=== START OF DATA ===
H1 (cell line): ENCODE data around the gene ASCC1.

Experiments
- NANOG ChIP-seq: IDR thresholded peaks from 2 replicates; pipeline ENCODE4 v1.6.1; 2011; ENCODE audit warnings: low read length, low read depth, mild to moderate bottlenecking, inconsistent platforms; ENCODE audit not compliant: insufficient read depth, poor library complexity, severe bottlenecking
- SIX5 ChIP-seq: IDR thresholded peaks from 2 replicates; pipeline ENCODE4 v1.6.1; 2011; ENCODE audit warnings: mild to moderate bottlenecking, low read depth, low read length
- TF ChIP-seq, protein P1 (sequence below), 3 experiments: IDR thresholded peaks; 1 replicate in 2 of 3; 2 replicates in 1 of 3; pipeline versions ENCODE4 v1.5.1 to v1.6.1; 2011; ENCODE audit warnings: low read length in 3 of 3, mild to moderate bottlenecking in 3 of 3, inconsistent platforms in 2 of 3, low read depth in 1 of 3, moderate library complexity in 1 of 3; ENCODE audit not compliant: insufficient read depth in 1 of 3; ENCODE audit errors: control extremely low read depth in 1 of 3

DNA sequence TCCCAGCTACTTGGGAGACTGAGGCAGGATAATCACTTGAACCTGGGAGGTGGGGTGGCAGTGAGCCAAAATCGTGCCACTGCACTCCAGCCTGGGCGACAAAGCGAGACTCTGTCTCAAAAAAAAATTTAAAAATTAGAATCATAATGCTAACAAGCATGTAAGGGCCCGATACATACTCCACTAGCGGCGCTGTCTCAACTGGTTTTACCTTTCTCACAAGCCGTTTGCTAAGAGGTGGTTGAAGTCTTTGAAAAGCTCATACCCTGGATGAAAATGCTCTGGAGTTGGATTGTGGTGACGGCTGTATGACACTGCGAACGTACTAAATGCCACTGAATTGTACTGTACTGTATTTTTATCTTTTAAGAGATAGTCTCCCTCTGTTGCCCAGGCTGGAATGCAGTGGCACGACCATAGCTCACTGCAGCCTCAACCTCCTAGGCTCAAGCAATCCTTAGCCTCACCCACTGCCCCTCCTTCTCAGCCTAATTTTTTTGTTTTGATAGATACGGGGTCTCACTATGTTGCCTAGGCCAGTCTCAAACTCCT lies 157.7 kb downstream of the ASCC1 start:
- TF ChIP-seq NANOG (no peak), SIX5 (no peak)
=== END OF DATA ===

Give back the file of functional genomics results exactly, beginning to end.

H1 (cell line): ENCODE data around the gene ASCC1.

Experiments
- NANOG ChIP-seq: IDR thresholded peaks from 2 replicates; pipeline ENCODE4 v1.6.1; 2011; ENCODE audit warnings: low read length, low read depth, mild to moderate bottlenecking, inconsistent platforms; ENCODE audit not compliant: insufficient read depth, poor library complexity, severe bottlenecking
- SIX5 ChIP-seq: IDR thresholded peaks from 2 replicates; pipeline ENCODE4 v1.6.1; 2011; ENCODE audit warnings: mild to moderate bottlenecking, low read depth, low read length
- TF ChIP-seq, protein P1 (sequence below), 3 experiments: IDR thresholded peaks; 1 replicate in 2 of 3; 2 replicates in 1 of 3; pipeline versions ENCODE4 v1.5.1 to v1.6.1; 2011; ENCODE audit warnings: low read length in 3 of 3, mild to moderate bottlenecking in 3 of 3, inconsistent platforms in 2 of 3, low read depth in 1 of 3, moderate library complexity in 1 of 3; ENCODE audit not compliant: insufficient read depth in 1 of 3; ENCODE audit errors: control extremely low read depth in 1 of 3

DNA sequence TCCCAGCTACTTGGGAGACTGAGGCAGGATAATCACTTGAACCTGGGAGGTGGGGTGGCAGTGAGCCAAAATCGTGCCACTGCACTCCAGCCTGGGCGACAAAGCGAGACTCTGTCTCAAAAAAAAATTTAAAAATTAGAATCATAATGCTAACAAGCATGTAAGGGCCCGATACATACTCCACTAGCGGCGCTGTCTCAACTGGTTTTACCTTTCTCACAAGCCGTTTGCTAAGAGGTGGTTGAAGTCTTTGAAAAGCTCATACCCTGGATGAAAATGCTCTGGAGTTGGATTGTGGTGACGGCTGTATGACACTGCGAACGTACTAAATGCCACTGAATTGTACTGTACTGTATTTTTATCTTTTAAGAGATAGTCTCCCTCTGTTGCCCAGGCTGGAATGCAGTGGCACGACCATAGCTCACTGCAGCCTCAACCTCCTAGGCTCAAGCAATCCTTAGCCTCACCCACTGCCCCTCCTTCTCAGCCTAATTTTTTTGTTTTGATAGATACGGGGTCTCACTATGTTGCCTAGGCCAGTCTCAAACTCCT lies 157.7 kb downstream of the ASCC1 start:
- TF ChIP-seq NANOG (no peak), SIX5 (no peak)